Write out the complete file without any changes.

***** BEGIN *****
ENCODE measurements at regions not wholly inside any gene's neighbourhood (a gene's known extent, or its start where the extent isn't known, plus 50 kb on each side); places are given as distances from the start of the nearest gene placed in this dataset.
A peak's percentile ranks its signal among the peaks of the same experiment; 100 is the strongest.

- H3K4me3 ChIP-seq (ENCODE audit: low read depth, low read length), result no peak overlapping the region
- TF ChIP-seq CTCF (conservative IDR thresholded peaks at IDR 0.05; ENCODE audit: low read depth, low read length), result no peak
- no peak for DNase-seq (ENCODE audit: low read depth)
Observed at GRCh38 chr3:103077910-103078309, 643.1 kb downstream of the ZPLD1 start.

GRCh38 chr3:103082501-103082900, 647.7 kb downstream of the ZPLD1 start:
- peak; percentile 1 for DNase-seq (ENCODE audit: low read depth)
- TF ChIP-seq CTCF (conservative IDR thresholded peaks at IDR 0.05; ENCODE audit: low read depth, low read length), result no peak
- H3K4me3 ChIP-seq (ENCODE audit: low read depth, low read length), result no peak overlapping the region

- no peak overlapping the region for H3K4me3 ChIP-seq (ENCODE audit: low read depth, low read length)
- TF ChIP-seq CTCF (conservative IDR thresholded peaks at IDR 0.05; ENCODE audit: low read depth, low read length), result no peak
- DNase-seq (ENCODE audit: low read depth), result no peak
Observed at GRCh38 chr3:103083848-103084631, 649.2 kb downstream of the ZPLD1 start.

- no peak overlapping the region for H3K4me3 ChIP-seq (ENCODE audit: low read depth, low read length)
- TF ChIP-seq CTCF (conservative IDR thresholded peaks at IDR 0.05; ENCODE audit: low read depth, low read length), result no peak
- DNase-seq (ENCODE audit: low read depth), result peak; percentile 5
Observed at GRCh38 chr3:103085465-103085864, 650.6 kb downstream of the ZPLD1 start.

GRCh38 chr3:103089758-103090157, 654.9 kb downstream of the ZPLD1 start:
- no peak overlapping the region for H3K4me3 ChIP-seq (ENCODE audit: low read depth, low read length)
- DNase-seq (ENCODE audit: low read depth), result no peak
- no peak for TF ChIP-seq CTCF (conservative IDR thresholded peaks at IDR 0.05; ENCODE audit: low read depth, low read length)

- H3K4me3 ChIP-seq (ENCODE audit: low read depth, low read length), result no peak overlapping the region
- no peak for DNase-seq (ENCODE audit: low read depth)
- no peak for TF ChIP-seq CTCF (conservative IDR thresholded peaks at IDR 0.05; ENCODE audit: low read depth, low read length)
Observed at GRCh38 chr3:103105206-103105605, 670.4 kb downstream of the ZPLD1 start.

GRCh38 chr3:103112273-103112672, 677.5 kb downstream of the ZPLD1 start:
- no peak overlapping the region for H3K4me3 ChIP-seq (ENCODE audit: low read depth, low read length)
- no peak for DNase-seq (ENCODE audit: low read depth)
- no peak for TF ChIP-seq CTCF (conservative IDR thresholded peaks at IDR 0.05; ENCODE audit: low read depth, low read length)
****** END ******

ENCODE measurements at regions not wholly inside any gene's neighbourhood (a gene's known extent, or its start where the extent isn't known, plus 50 kb on each side); places are given as distances from the start of the nearest gene placed in this dataset.
A peak's percentile ranks its signal among the peaks of the same experiment; 100 is the strongest.

- H3K4me3 ChIP-seq (ENCODE audit: low read depth, low read length), result no peak overlapping the region
- TF ChIP-seq CTCF (conservative IDR thresholded peaks at IDR 0.05; ENCODE audit: low read depth, low read length), result no peak
- no peak for DNase-seq (ENCODE audit: low read depth)
Observed at GRCh38 chr3:103077910-103078309, 643.1 kb downstream of the ZPLD1 start.

GRCh38 chr3:103082501-103082900, 647.7 kb downstream of the ZPLD1 start:
- peak; percentile 1 for DNase-seq (ENCODE audit: low read depth)
- TF ChIP-seq CTCF (conservative IDR thresholded peaks at IDR 0.05; ENCODE audit: low read depth, low read length), result no peak
- H3K4me3 ChIP-seq (ENCODE audit: low read depth, low read length), result no peak overlapping the region

- no peak overlapping the region for H3K4me3 ChIP-seq (ENCODE audit: low read depth, low read length)
- TF ChIP-seq CTCF (conservative IDR thresholded peaks at IDR 0.05; ENCODE audit: low read depth, low read length), result no peak
- DNase-seq (ENCODE audit: low read depth), result no peak
Observed at GRCh38 chr3:103083848-103084631, 649.2 kb downstream of the ZPLD1 start.

- no peak overlapping the region for H3K4me3 ChIP-seq (ENCODE audit: low read depth, low read length)
- TF ChIP-seq CTCF (conservative IDR thresholded peaks at IDR 0.05; ENCODE audit: low read depth, low read length), result no peak
- DNase-seq (ENCODE audit: low read depth), result peak; percentile 5
Observed at GRCh38 chr3:103085465-103085864, 650.6 kb downstream of the ZPLD1 start.

GRCh38 chr3:103089758-103090157, 654.9 kb downstream of the ZPLD1 start:
- no peak overlapping the region for H3K4me3 ChIP-seq (ENCODE audit: low read depth, low read length)
- DNase-seq (ENCODE audit: low read depth), result no peak
- no peak for TF ChIP-seq CTCF (conservative IDR thresholded peaks at IDR 0.05; ENCODE audit: low read depth, low read length)

- H3K4me3 ChIP-seq (ENCODE audit: low read depth, low read length), result no peak overlapping the region
- no peak for DNase-seq (ENCODE audit: low read depth)
- no peak for TF ChIP-seq CTCF (conservative IDR thresholded peaks at IDR 0.05; ENCODE audit: low read depth, low read length)
Observed at GRCh38 chr3:103105206-103105605, 670.4 kb downstream of the ZPLD1 start.

GRCh38 chr3:103112273-103112672, 677.5 kb downstream of the ZPLD1 start:
- no peak overlapping the region for H3K4me3 ChIP-seq (ENCODE audit: low read depth, low read length)
- no peak for DNase-seq (ENCODE audit: low read depth)
- no peak for TF ChIP-seq CTCF (conservative IDR thresholded peaks at IDR 0.05; ENCODE audit: low read depth, low read length)